AS V SSHD – 10.02.2017

On 09.02.2017 the client was detained while reporting and handed over removal directions for 10.02.2017 evening. The decision was dated 24.01.2017 but was not served until 09.02.2017. The delay seemed intentional so that the client could be detained.

Mr Zahab Jamali of Law Lane Solicitors then challenged the detention and removal by way of judicial review, seeking urgent consideration for a stay against removal. The matter was lodged at 4.30 pm on 10.02.2017, just a few hours before the flight and at 7.30 pm, Honourable Mr Justice Garnham granted an injunction, making the observations that the Claimant had a good prima facie case of unlawful detention.

By Tahir Shahab Khan (Director of Law Lane Solicitors)
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3 Comments
  • bernyLaw
    Posted at 10:42h, 05 January Reply

    Judicial Review can only start once all other appeal rights have been exhausted. Speak to our specialist immigration team and book a consultation to receive bespoke and expert immigration advice. Access the full judgement here: QR Pakistan R on the application of v The Secretary of State for the Home Department [2018] EWCA Civ 1413 LEXVISA Solicitors and Barristers Legal representatives, such as our specialist immigration and visa law firm, are qualified to advise you on immigration law and your immigration status.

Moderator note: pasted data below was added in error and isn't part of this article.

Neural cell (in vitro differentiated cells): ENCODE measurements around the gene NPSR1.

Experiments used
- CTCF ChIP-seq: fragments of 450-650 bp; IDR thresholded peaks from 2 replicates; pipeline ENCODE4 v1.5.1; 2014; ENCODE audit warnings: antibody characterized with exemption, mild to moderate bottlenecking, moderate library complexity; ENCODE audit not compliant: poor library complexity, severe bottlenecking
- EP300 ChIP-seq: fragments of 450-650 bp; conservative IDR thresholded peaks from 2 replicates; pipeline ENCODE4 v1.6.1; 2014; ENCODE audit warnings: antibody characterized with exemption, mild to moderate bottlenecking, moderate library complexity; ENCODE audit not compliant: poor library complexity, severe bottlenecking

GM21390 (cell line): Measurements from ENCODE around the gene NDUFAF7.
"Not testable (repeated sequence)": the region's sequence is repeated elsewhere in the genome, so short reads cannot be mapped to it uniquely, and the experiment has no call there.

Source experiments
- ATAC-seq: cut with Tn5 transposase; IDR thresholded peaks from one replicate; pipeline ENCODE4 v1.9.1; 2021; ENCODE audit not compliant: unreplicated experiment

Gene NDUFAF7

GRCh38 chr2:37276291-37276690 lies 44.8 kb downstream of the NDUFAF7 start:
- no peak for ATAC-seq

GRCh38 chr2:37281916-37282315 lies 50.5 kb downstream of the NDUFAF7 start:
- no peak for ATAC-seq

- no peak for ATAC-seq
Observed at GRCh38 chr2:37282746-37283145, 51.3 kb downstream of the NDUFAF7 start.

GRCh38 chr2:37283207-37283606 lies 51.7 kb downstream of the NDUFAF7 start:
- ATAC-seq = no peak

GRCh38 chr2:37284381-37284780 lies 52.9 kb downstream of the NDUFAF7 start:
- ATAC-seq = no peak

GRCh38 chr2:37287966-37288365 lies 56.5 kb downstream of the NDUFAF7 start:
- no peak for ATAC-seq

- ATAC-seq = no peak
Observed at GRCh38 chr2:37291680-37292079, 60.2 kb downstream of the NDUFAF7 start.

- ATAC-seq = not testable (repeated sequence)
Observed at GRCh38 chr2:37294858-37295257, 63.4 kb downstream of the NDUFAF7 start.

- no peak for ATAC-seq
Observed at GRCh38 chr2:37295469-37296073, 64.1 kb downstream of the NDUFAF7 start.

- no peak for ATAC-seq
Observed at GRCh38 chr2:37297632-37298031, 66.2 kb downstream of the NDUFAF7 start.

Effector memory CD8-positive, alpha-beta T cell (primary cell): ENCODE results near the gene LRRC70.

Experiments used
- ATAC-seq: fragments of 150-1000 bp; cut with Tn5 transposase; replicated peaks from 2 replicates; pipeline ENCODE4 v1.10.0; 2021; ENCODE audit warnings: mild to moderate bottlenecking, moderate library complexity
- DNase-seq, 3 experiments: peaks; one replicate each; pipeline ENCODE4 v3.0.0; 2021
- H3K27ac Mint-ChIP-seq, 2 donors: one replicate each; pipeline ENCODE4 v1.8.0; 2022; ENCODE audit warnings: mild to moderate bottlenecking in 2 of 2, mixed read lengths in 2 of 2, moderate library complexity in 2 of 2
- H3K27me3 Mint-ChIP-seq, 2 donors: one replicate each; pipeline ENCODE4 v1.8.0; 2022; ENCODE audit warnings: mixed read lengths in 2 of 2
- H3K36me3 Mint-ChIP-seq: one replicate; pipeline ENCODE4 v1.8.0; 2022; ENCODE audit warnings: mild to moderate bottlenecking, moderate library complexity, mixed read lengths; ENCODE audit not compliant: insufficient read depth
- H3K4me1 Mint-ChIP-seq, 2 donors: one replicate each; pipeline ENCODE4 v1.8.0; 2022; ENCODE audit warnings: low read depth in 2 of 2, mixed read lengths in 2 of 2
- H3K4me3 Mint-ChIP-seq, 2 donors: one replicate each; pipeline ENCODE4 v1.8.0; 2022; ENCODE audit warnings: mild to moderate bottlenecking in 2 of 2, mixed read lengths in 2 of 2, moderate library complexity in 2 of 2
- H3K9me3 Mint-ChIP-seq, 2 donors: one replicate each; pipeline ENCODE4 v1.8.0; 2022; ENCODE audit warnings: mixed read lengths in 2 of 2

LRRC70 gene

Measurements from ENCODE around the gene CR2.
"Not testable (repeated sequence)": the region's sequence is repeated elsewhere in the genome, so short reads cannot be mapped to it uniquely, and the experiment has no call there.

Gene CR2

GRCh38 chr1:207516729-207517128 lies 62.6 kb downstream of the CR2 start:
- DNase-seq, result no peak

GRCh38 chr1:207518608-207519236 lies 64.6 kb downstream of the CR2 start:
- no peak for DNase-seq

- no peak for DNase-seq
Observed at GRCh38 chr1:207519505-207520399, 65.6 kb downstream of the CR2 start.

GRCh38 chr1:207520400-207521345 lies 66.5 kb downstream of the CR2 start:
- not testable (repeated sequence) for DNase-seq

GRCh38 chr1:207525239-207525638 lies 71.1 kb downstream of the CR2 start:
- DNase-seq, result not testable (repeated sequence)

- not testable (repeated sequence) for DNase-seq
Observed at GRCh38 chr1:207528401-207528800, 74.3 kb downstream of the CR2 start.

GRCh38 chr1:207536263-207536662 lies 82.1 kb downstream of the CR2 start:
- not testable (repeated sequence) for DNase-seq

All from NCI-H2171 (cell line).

• widalLaw
    Posted at 23:44h, 22 January Reply

    Access the full judgement here: QR Pakistan R on the application of v The Secretary of State for the Home Department [2018] EWCA Civ 1413 LEXVISA Solicitors and Barristers Legal representatives, such as our specialist immigration and visa law firm, are qualified to advise you on immigration law and your immigration status. It is possible to instruct an immigration and visa legal representative to submit an out of country appeal a Deport First Appeal Later decision.

  • atolllLaw
    Posted at 05:12h, 25 January Reply

    This is particularly clear from the words “unacceptable behaviours”. It is difficult to conceive of a looser, more open – ended linguistic formula. Fundamentally, we consider that paragraph 55.4.4 simply provides case workers with some basic guidance as to how the statutory power might be exercised v The exercise of the statutory power in every case must be harmonious with the statutory language, accord with the underlying legislative intention and further the policy and objects of the statute, duly infused with the avoidance of fetter of discretion in accordance with the hallowed British Oxygen principle British Oxygen v Board of Trade [1971] AC 610.

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